FOR 15 YEARS, John and Forrest Jnr had struggled to measure up to their father's expectations while adhering faithfully to his management gospel. Now they would have to rethink. Two months after Hershey's Cadbury coup, the brothers made a small acquisition of their own: they bought Forrest Snr's company, Ethel M. Former Mars associates say that the brothers were looking for an opening into the top end of the market, the one place Hershey wasn't. But there was more to it. By taking control of their father's company, they seemed finally to erase his omnipotent shadow. And they put more trust in Alfred Poe.
Poe, aged 32, was one of the company's youngest recruits, hired in the early Eighties for a top spot on its petfood marketing team. He was one of the few black managers, and loved to recount the story of his rise from Brooklyn's low-income housing projects to Harvard, where he earned his MBA. Aggressive and boastful, he laced his speech with street talk that contrasted sharply with the Mars brothers' genteel manner. And to top it all off, there were his flamboyant trappings: a stylish wardrobe and a sable-coloured Porsche 944. Yet it was precisely because he was different that, in November 1988, Poe was tapped to help Mars reclaim its crown, as head of marketing.
Two years earlier, because the petfood division was struggling, Poe and others suggested that the recipes be improved to European levels, and that brand names with proven success in Europe, such as Pedigree and Whiskas, should be adopted in the United States. He believed that by folding all the dogfood products under one umbrella brand and all the catfood products under another, the company would need only two marketing campaigns. Few in the company thought the brothers would go for these changes. Everyone knew that a brand was sacrosanct. But the results were phenomenal. By 1989, the market share had nearly doubled. And so it dawned on the brothers Mars: if many different varieties of dogfood could all be marketed under the same name, the possibilities for expanding the company's other key brands became endless.
Poe's ideas sparked innovation in all sections of the company. Mars and Bounty moved into ice-cream bars, Whiskas offered 'Whiskas Chunks and Gravy', Pedigree launched its Puppy Food and Uncle Ben's introduced fast-cooking brown rice and a microwave rice. To match the product innovations, Poe and his team of marketing managers beefed up advertising spending and added a few twists to the company's standard marketing approach. For example, Poe persuaded Mars to pay more than dollars 2m for the worldwide rights to the Rolling Stones song 'Satisfaction' to promote the Snickers bar. The company also signed on as a sponsor of worldwide sporting events such as World Cup soccer, the Asian Games and the Olympics. And, in a major coup, Mars entered into an agreement with the Walt Disney Co to become the only supplier of confectionery and snacks to Disney World's Magic Kingdom, Epcot Center and Disney-MGM Studios, which have a combined draw of more than 60 million consumers a year.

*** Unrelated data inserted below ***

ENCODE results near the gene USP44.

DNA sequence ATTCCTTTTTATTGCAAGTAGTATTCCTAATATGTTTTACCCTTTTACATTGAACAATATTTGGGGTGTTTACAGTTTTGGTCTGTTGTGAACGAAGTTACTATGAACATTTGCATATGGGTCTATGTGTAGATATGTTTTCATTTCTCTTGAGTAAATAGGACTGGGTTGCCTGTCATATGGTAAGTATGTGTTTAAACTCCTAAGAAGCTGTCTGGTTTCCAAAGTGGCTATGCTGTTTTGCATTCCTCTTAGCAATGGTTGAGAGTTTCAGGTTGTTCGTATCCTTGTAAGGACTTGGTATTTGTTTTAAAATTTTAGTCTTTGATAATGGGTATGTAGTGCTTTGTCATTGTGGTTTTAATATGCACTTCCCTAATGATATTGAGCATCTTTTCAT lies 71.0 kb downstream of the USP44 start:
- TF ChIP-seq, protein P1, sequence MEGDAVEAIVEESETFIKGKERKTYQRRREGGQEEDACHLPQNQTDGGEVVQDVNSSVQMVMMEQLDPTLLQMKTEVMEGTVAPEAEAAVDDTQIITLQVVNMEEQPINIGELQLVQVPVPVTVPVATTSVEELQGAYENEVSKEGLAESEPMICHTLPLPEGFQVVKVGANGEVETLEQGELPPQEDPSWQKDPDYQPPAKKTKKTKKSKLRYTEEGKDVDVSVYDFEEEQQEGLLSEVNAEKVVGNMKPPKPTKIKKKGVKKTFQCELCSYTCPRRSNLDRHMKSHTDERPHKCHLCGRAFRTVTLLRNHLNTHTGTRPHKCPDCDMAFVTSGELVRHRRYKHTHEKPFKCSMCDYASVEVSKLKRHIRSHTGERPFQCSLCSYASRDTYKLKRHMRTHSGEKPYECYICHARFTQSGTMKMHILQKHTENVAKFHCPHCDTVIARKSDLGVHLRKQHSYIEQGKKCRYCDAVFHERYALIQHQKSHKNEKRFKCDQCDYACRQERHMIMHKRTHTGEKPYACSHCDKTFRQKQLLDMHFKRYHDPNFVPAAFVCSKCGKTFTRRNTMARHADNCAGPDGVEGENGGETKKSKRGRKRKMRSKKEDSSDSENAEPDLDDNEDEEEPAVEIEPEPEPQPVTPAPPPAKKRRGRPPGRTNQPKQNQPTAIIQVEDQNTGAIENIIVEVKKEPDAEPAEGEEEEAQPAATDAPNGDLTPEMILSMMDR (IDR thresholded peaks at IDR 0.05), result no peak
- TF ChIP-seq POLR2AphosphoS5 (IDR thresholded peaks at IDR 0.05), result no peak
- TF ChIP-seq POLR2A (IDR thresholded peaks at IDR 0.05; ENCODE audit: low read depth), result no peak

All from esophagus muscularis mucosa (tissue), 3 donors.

Then, in the spring of 1991, just as Mars was poised to recapture the number one spot, John and Forrest Jnr announced some of the most sweeping changes to take place at Mars in 30 years. Believing that the marketing managers had become too powerful, they delegated new responsibilities to the company's sales personnel and called for the Uncle Ben's, Kal Kan and M&M-Mars divisions to co-ordinate their sales efforts for the first time. As head of marketing, Al Poe had spoken out against the shift in power, saying it would ultimately hurt the company's brands. But when the brothers asked him to oversee the transformation, he obliged. They told him it was a promotion, and at first he believed it. It wasn't until August, at the company sales convention in San Francisco, that Poe understood the deal.